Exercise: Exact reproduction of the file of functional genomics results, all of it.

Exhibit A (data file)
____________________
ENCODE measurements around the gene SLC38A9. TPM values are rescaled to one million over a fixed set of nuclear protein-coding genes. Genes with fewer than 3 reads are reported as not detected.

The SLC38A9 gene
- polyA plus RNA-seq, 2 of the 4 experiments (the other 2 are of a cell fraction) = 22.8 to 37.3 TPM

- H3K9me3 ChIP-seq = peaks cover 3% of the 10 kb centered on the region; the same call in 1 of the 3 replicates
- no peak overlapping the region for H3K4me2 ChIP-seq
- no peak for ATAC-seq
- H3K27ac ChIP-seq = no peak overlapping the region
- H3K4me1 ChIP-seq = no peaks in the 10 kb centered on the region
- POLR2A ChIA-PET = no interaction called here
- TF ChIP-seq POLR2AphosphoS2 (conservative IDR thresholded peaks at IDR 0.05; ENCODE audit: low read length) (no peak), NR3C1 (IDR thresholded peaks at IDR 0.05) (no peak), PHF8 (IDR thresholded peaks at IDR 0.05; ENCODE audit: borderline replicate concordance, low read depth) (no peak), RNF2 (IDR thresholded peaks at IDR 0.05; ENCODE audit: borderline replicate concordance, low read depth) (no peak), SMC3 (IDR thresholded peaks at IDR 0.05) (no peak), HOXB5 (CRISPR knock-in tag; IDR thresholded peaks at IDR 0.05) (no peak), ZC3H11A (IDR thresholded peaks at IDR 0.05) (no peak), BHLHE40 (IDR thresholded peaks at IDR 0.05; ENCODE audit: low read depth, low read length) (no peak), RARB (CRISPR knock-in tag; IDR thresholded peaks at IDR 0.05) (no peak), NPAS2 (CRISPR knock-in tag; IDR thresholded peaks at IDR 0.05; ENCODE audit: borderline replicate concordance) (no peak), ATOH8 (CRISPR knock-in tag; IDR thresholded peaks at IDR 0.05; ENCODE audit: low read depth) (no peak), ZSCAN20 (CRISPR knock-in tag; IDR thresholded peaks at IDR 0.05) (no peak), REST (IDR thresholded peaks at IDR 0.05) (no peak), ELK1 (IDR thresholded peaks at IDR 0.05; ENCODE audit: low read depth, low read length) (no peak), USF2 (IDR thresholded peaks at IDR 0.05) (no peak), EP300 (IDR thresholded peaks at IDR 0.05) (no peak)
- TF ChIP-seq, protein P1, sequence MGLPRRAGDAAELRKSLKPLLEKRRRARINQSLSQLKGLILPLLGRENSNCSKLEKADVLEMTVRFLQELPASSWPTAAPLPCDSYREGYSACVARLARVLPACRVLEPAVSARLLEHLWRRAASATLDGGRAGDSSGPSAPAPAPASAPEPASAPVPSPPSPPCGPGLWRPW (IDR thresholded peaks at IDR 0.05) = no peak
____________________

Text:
ENCODE measurements around the gene SLC38A9. TPM values are rescaled to one million over a fixed set of nuclear protein-coding genes. Genes with fewer than 3 reads are reported as not detected.

The SLC38A9 gene
- polyA plus RNA-seq, 2 of the 4 experiments (the other 2 are of a cell fraction) = 22.8 to 37.3 TPM

- H3K9me3 ChIP-seq = peaks cover 3% of the 10 kb centered on the region; the same call in 1 of the 3 replicates
- no peak overlapping the region for H3K4me2 ChIP-seq
- no peak for ATAC-seq
- H3K27ac ChIP-seq = no peak overlapping the region
- H3K4me1 ChIP-seq = no peaks in the 10 kb centered on the region
- POLR2A ChIA-PET = no interaction called here
- TF ChIP-seq POLR2AphosphoS2 (conservative IDR thresholded peaks at IDR 0.05; ENCODE audit: low read length) (no peak), NR3C1 (IDR thresholded peaks at IDR 0.05) (no peak), PHF8 (IDR thresholded peaks at IDR 0.05; ENCODE audit: borderline replicate concordance, low read depth) (no peak), RNF2 (IDR thresholded peaks at IDR 0.05; ENCODE audit: borderline replicate concordance, low read depth) (no peak), SMC3 (IDR thresholded peaks at IDR 0.05) (no peak), HOXB5 (CRISPR knock-in tag; IDR thresholded peaks at IDR 0.05) (no peak), ZC3H11A (IDR thresholded peaks at IDR 0.05) (no peak), BHLHE40 (IDR thresholded peaks at IDR 0.05; ENCODE audit: low read depth, low read length) (no peak), RARB (CRISPR knock-in tag; IDR thresholded peaks at IDR 0.05) (no peak), NPAS2 (CRISPR knock-in tag; IDR thresholded peaks at IDR 0.05; ENCODE audit: borderline replicate concordance) (no peak), ATOH8 (CRISPR knock-in tag; IDR thresholded peaks at IDR 0.05; ENCODE audit: low read depth) (no peak), ZSCAN20 (CRISPR knock-in tag; IDR thresholded peaks at IDR 0.05) (no peak), REST (IDR thresholded peaks at IDR 0.05) (no peak), ELK1 (IDR thresholded peaks at IDR 0.05; ENCODE audit: low read depth, low read length) (no peak), USF2 (IDR thresholded peaks at IDR 0.05) (no peak), EP300 (IDR thresholded peaks at IDR 0.05) (no peak)
- TF ChIP-seq, protein P1, sequence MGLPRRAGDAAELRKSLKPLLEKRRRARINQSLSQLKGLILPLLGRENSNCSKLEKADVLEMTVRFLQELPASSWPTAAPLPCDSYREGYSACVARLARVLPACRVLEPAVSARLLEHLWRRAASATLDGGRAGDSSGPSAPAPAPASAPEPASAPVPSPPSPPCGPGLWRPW (IDR thresholded peaks at IDR 0.05) = no peak